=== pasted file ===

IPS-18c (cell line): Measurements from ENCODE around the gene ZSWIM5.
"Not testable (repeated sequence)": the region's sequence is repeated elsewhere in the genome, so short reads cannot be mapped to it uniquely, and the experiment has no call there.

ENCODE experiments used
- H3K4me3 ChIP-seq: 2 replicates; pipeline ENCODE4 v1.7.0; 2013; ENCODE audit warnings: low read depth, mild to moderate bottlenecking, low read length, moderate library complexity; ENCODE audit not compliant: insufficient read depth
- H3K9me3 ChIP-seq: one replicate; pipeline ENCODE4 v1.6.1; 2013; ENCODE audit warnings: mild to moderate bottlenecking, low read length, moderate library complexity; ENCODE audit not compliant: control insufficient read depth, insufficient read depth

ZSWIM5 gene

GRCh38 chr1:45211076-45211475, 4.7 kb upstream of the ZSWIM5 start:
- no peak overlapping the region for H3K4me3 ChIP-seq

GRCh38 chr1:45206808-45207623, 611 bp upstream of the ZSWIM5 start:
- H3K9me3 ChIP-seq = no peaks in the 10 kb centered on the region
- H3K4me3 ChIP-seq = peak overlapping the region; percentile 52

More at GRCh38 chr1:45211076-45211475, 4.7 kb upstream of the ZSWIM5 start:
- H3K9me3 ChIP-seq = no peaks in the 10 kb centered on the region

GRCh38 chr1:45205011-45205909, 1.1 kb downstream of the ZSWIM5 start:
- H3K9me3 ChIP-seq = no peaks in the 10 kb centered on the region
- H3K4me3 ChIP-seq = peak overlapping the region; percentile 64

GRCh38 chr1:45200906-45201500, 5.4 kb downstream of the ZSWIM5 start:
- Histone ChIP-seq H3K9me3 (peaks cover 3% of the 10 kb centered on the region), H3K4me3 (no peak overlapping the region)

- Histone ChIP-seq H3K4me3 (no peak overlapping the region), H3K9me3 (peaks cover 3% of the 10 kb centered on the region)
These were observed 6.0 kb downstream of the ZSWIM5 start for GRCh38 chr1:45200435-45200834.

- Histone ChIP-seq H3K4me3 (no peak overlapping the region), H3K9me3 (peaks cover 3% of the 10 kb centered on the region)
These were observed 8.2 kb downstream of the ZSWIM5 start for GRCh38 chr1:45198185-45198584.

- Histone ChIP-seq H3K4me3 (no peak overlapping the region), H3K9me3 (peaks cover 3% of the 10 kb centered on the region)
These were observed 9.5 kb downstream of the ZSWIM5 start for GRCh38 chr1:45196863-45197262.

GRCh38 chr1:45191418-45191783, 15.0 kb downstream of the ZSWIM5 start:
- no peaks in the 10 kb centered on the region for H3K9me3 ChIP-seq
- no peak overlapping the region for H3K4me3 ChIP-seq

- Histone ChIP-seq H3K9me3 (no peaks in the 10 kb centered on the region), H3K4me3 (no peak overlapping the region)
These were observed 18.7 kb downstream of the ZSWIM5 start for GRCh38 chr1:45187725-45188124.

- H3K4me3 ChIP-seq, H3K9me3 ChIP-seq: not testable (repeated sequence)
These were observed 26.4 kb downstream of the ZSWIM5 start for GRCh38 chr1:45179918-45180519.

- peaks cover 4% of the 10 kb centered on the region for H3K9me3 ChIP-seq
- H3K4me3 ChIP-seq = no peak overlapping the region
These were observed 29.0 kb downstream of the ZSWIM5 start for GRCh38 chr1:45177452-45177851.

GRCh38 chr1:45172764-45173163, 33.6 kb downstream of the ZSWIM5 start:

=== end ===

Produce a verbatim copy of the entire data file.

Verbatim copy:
IPS-18c (cell line): Measurements from ENCODE around the gene ZSWIM5.
"Not testable (repeated sequence)": the region's sequence is repeated elsewhere in the genome, so short reads cannot be mapped to it uniquely, and the experiment has no call there.

ENCODE experiments used
- H3K4me3 ChIP-seq: 2 replicates; pipeline ENCODE4 v1.7.0; 2013; ENCODE audit warnings: low read depth, mild to moderate bottlenecking, low read length, moderate library complexity; ENCODE audit not compliant: insufficient read depth
- H3K9me3 ChIP-seq: one replicate; pipeline ENCODE4 v1.6.1; 2013; ENCODE audit warnings: mild to moderate bottlenecking, low read length, moderate library complexity; ENCODE audit not compliant: control insufficient read depth, insufficient read depth

ZSWIM5 gene

GRCh38 chr1:45211076-45211475, 4.7 kb upstream of the ZSWIM5 start:
- no peak overlapping the region for H3K4me3 ChIP-seq

GRCh38 chr1:45206808-45207623, 611 bp upstream of the ZSWIM5 start:
- H3K9me3 ChIP-seq = no peaks in the 10 kb centered on the region
- H3K4me3 ChIP-seq = peak overlapping the region; percentile 52

More at GRCh38 chr1:45211076-45211475, 4.7 kb upstream of the ZSWIM5 start:
- H3K9me3 ChIP-seq = no peaks in the 10 kb centered on the region

GRCh38 chr1:45205011-45205909, 1.1 kb downstream of the ZSWIM5 start:
- H3K9me3 ChIP-seq = no peaks in the 10 kb centered on the region
- H3K4me3 ChIP-seq = peak overlapping the region; percentile 64

GRCh38 chr1:45200906-45201500, 5.4 kb downstream of the ZSWIM5 start:
- Histone ChIP-seq H3K9me3 (peaks cover 3% of the 10 kb centered on the region), H3K4me3 (no peak overlapping the region)

- Histone ChIP-seq H3K4me3 (no peak overlapping the region), H3K9me3 (peaks cover 3% of the 10 kb centered on the region)
These were observed 6.0 kb downstream of the ZSWIM5 start for GRCh38 chr1:45200435-45200834.

- Histone ChIP-seq H3K4me3 (no peak overlapping the region), H3K9me3 (peaks cover 3% of the 10 kb centered on the region)
These were observed 8.2 kb downstream of the ZSWIM5 start for GRCh38 chr1:45198185-45198584.

- Histone ChIP-seq H3K4me3 (no peak overlapping the region), H3K9me3 (peaks cover 3% of the 10 kb centered on the region)
These were observed 9.5 kb downstream of the ZSWIM5 start for GRCh38 chr1:45196863-45197262.

GRCh38 chr1:45191418-45191783, 15.0 kb downstream of the ZSWIM5 start:
- no peaks in the 10 kb centered on the region for H3K9me3 ChIP-seq
- no peak overlapping the region for H3K4me3 ChIP-seq

- Histone ChIP-seq H3K9me3 (no peaks in the 10 kb centered on the region), H3K4me3 (no peak overlapping the region)
These were observed 18.7 kb downstream of the ZSWIM5 start for GRCh38 chr1:45187725-45188124.

- H3K4me3 ChIP-seq, H3K9me3 ChIP-seq: not testable (repeated sequence)
These were observed 26.4 kb downstream of the ZSWIM5 start for GRCh38 chr1:45179918-45180519.

- peaks cover 4% of the 10 kb centered on the region for H3K9me3 ChIP-seq
- H3K4me3 ChIP-seq = no peak overlapping the region
These were observed 29.0 kb downstream of the ZSWIM5 start for GRCh38 chr1:45177452-45177851.

GRCh38 chr1:45172764-45173163, 33.6 kb downstream of the ZSWIM5 start: